And I am delighted to be able to announce today another development, namely, The Prince’s Teaching Institute Schools Programme. You have had an opportunity to find out about the Programme this morning, and I did just want to say how important I feel this is. By helping to create a network of schools departments with access to our resources, it aims to spread the work of The Institute beyond the four walls of the Summer Schools. As you may have gathered by now, the objective is to recognize and encourage the achievement of excellence in subject specialisms, based on elements such as evidence of pupil engagement, coherence, breadth and depth of study and inspirational teaching.
I can only hope you may feel that this is a constructive way forward and that you will be able to support the project. I would very much like to extend my warmest thanks to the Training and Development Agency, O.F.S.T.E.D. and the Department for Children, Families and Schools for their continuing support for both this project, and for the Institute.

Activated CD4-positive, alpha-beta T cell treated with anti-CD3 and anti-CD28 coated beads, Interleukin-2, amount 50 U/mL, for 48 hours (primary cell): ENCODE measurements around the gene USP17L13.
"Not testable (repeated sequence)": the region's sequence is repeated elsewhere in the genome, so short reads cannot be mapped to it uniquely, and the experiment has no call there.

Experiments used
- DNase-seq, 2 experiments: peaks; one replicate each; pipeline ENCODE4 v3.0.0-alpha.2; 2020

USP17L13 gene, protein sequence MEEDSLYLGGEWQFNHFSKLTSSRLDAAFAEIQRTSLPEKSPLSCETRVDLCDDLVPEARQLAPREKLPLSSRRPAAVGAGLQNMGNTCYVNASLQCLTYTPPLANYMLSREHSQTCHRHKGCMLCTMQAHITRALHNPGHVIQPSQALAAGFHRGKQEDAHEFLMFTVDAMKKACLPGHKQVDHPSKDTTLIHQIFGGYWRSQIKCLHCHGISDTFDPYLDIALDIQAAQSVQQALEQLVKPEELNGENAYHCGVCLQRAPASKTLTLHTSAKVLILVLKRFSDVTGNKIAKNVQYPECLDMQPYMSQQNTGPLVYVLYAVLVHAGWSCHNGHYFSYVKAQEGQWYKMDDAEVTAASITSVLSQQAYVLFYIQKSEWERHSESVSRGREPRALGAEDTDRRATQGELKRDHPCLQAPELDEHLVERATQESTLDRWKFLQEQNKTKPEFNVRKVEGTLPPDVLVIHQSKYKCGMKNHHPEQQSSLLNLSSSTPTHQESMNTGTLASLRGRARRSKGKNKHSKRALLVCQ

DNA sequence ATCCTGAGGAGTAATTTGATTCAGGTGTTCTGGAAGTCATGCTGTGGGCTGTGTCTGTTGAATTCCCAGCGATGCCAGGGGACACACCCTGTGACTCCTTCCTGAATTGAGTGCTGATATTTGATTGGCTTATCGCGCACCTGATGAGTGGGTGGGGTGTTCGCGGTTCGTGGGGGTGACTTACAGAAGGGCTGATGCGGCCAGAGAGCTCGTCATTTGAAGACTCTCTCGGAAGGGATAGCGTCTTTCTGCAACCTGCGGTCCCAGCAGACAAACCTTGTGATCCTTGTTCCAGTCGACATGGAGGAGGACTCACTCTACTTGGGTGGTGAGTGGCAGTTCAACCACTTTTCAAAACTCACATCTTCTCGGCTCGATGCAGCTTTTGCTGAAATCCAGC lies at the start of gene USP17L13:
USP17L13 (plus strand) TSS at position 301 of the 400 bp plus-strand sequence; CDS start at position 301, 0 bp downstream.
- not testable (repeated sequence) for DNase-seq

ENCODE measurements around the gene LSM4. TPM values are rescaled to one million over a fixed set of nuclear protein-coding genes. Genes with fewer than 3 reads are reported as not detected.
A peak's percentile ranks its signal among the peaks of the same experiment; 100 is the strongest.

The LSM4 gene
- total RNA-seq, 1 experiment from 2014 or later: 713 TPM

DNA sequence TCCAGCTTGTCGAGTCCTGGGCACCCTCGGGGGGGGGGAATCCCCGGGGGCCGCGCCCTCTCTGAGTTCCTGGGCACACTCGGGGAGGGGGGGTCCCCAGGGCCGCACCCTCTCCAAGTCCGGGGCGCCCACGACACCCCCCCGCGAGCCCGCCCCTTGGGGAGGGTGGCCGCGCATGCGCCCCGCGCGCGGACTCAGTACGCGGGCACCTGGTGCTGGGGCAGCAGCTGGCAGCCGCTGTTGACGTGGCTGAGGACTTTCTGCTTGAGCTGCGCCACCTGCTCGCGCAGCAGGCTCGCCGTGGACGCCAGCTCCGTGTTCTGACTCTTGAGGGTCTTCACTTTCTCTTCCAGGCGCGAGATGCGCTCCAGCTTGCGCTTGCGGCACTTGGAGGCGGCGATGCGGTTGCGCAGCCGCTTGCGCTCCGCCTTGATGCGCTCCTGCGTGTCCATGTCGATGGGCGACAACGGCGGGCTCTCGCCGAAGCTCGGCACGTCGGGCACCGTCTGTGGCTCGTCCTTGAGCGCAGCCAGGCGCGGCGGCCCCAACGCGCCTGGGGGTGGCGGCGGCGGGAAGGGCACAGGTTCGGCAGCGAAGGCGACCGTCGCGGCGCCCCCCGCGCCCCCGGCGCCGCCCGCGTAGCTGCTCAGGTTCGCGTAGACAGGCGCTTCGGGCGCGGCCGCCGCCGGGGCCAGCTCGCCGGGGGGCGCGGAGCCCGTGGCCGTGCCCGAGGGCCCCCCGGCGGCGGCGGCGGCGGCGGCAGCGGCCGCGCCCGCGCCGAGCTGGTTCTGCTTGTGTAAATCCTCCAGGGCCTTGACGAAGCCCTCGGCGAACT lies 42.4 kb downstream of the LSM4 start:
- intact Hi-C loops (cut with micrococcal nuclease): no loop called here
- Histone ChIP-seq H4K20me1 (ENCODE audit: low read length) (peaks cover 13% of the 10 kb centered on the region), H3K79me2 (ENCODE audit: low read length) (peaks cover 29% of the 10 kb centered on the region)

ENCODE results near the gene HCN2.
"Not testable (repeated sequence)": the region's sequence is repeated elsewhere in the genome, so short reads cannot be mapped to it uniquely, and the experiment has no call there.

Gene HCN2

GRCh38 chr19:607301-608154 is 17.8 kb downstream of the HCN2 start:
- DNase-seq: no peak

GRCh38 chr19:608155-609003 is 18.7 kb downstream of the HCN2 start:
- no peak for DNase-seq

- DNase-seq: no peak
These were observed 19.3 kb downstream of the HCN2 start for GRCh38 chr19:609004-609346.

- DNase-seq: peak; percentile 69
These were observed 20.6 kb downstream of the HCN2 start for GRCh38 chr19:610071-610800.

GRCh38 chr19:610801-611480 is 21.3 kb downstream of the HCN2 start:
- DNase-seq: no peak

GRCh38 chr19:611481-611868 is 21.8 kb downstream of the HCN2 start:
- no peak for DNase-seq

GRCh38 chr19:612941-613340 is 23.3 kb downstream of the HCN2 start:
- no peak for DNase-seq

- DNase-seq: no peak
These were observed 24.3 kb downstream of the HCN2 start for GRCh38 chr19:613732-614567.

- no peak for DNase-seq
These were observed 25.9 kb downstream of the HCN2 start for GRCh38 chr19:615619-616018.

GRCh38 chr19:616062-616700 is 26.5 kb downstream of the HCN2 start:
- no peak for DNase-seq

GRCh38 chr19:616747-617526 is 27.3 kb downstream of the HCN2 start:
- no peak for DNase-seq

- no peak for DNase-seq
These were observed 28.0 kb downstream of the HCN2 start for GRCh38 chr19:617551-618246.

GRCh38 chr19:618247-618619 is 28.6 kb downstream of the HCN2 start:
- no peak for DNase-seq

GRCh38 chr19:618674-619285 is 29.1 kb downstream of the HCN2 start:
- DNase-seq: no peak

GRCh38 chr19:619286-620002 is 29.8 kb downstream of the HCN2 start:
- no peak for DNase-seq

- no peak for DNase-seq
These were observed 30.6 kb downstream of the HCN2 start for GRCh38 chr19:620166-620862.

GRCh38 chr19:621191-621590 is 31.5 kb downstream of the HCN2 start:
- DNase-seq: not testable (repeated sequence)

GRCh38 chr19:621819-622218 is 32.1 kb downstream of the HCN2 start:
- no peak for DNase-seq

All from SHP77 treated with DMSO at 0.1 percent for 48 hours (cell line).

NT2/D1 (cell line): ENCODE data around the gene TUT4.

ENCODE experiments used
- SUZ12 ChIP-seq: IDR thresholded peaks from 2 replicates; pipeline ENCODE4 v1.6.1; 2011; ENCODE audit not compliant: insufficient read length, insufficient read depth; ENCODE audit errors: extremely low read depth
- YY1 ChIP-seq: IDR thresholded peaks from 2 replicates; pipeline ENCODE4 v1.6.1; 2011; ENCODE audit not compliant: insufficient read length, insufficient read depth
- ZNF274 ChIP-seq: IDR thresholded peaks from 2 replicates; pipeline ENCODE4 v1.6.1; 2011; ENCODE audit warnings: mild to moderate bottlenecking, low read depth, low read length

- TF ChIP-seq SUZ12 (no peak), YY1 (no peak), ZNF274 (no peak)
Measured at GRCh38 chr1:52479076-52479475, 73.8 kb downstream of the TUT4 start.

Now, you have all been working hard this morning, and the last thing I would want to do is overload you with new initiatives! But I hope you have found this little gathering informative, and I did want to thank you for giving up your precious time today and for the support you have shown us so far.
Because together we can go on and do even more valuable things around the country in this field in which you work.